Updated: September 11, 2019 06:06 AM
Created: September 10, 2019 11:43 PM
ROCHESTER, N.Y. (WHEC) — At least four million people across New York state care for loved ones, and those caregivers spend billions of unpaid hours every year helping family members. A bill moving through the State Senate and Assembly hopes to offer financial help for those families.
Data shows family caregivers spend about $7,000 out-of-pocket for expenses related to caring for loved ones annually. There is bipartisan support for a tax credit that could help alleviate some of the burden.
Brian Norton spent half a decade caring for his wife before she died from Alzheimer’s. Now, Norton sits on the board for the Alzheimer's Association of Rochester and Finger Lakes Region.
"The financial toll is definitely real, at the time it was approximately $25 an hour for a caregiver," Norton said. "We had very generous people that assisted us but also used our savings."
Family members typically are not paid for their service. State data shows caregivers spend billions of unpaid hours caring for aging loved ones or people with disabilities. That becomes a physical, emotional and financial burden.
That's where the Family Caregiver Tax Credit comes in. If passed, caregivers with one income less than $75,000 or a two person income less than $150,000 will get $3500 tax credit for eligible expenses.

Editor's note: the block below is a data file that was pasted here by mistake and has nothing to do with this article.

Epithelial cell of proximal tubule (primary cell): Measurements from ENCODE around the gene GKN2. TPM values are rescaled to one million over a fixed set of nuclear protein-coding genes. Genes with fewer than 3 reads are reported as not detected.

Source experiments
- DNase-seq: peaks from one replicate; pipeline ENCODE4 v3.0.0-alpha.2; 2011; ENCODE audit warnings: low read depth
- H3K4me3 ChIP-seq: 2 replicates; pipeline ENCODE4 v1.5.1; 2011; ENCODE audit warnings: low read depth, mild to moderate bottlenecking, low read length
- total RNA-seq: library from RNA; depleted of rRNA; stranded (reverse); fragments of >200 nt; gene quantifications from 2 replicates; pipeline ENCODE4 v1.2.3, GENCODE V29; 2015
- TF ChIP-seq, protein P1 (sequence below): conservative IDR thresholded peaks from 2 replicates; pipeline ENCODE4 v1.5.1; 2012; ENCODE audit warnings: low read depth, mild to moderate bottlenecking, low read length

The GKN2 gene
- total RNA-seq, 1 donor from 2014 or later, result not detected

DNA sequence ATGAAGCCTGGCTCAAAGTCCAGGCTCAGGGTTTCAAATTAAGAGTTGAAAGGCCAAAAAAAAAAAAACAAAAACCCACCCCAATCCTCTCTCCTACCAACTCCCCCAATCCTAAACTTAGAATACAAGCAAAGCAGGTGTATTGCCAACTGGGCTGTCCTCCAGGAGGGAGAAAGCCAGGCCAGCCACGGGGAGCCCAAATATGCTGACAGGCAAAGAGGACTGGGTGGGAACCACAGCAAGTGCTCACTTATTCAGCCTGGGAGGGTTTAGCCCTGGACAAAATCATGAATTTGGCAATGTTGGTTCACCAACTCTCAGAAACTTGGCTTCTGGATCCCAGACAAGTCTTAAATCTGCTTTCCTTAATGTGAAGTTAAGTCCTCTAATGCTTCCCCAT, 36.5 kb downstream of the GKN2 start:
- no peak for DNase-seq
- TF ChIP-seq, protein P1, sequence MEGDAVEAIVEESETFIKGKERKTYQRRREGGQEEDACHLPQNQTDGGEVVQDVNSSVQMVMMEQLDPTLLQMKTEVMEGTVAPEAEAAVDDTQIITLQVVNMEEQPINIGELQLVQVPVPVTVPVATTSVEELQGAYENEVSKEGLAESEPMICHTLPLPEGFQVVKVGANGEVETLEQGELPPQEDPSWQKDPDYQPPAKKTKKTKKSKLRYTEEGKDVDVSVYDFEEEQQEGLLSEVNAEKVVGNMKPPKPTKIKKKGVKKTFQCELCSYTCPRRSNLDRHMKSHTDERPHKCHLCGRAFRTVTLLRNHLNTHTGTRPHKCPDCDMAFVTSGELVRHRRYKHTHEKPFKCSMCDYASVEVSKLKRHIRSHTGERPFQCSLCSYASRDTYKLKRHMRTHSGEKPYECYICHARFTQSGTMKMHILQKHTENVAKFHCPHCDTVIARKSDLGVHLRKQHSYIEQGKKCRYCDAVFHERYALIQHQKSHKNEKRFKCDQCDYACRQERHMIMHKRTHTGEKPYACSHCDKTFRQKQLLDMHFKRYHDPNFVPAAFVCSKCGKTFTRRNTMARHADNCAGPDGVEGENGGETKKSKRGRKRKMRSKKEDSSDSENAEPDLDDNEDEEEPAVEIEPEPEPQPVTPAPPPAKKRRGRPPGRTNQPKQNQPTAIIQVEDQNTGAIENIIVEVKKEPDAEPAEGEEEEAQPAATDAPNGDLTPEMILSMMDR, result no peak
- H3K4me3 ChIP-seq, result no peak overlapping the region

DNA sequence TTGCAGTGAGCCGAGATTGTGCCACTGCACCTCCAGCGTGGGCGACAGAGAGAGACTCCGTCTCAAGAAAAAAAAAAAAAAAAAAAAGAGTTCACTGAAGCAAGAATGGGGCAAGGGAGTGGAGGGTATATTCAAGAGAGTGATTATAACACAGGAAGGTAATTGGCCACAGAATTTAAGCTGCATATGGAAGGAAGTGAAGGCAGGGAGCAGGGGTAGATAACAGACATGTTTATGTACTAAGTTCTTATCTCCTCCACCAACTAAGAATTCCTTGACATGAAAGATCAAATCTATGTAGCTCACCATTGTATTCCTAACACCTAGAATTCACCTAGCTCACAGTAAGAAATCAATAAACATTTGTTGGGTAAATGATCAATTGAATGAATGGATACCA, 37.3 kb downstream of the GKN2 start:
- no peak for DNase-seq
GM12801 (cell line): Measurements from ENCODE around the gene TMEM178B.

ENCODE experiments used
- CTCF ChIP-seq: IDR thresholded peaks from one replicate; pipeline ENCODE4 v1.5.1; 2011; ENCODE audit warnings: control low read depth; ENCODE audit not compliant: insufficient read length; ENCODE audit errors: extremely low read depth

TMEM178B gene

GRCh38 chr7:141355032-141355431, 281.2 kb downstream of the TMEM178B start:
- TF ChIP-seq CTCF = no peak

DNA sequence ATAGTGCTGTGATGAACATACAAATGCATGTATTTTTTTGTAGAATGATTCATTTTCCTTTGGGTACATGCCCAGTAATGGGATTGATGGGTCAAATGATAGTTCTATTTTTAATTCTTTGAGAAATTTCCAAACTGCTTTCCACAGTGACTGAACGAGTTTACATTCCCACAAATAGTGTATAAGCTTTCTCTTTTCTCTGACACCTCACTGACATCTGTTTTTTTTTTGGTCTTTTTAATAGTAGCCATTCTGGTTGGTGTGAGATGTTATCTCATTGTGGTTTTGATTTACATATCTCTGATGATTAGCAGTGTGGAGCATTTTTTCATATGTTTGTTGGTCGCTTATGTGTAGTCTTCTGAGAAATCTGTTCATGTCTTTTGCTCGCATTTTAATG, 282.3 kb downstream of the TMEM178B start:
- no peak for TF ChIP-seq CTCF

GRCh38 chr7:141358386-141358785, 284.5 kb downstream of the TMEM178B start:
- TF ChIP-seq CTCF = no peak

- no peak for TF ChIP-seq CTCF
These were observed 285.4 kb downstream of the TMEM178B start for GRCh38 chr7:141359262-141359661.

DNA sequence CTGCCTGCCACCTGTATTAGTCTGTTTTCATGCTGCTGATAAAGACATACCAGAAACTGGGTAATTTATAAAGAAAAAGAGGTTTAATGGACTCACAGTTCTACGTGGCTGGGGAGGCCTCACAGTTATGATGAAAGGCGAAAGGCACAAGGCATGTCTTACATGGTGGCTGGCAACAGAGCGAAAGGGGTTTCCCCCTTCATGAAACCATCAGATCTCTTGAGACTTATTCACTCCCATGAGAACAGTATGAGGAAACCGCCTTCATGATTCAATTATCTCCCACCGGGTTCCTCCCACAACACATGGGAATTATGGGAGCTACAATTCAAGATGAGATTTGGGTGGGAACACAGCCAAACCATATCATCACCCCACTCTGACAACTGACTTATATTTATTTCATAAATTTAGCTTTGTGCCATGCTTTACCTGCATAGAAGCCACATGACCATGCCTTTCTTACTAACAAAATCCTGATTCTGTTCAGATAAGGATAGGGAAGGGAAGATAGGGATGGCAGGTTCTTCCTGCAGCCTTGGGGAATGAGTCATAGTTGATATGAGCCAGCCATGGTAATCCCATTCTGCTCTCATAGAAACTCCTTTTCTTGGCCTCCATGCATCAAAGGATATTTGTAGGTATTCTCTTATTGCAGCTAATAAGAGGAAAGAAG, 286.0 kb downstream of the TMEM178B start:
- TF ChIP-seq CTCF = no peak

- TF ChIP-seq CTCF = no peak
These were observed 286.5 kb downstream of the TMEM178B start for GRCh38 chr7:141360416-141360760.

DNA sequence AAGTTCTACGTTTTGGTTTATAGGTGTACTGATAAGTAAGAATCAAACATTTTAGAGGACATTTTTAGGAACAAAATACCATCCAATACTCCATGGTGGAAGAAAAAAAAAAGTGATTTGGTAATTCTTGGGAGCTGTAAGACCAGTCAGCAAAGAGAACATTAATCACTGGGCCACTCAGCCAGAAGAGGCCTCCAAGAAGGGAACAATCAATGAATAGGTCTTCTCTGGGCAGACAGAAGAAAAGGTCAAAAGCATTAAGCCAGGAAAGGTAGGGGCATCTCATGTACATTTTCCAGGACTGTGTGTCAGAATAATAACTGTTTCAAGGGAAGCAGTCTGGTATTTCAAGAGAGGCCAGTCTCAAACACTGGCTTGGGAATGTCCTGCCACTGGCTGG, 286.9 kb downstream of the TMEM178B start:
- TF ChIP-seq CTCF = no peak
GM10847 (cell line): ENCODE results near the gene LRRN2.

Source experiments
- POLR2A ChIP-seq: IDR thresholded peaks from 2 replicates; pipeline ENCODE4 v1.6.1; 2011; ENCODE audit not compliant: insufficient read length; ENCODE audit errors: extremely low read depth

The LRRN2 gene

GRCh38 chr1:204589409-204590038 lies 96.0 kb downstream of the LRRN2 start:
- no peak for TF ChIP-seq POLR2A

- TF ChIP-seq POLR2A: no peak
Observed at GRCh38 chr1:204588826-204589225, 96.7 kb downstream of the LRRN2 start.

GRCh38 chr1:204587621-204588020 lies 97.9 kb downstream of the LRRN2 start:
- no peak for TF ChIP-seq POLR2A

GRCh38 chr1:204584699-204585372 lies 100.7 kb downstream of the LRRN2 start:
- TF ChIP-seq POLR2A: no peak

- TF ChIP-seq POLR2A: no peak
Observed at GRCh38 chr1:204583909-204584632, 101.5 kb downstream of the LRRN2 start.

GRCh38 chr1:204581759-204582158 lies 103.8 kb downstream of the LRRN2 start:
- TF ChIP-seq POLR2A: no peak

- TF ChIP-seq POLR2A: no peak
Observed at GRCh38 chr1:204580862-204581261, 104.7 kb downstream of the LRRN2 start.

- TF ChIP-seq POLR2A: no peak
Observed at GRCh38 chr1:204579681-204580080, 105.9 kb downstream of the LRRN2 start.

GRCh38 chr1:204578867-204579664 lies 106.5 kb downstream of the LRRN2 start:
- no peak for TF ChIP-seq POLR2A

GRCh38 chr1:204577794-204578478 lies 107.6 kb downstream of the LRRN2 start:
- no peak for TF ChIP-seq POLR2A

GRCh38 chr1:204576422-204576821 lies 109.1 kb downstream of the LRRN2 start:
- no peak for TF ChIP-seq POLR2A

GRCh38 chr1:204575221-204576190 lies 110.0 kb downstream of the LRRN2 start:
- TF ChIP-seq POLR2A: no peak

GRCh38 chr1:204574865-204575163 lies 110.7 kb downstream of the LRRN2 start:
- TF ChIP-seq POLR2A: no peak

Democrat Harry Bronson is sponsoring the Assembly version of the bill.
"If they spend their money to help their loved ones who we want to be able to keep them in their homes," Bronson said. "This bill would allow them to take a tax credit when they file income tax this year."
On the phone, Republican Steve Hawley told News10NBC he plans to cosponsor the bill.
Lois Williams Norman cares for her mother in her 90s, she said the credit is a step in the right direction.
"Thirty-five hundred dollars is something if that's annual, but there are a lot of places where the cost per month is more than 3,500 dollars," Williams Norman said. "While it is helpful it's definitely not a lot."
Three dozen organizations including Lifespan of Greater Rochester and the Alzheimer's Association cosigned a letter urging the governor to put the caregiver credit in next state budget proposal.
"The impact is real, the need is real for these families that are trying to navigate," Norton said.
News10NBC reached out to Gov. Cuomo's office for a statement about this but have not yet heard back. There's no word on when the bill will be brought to the floor for a vote in either part of the New York State Legislature.
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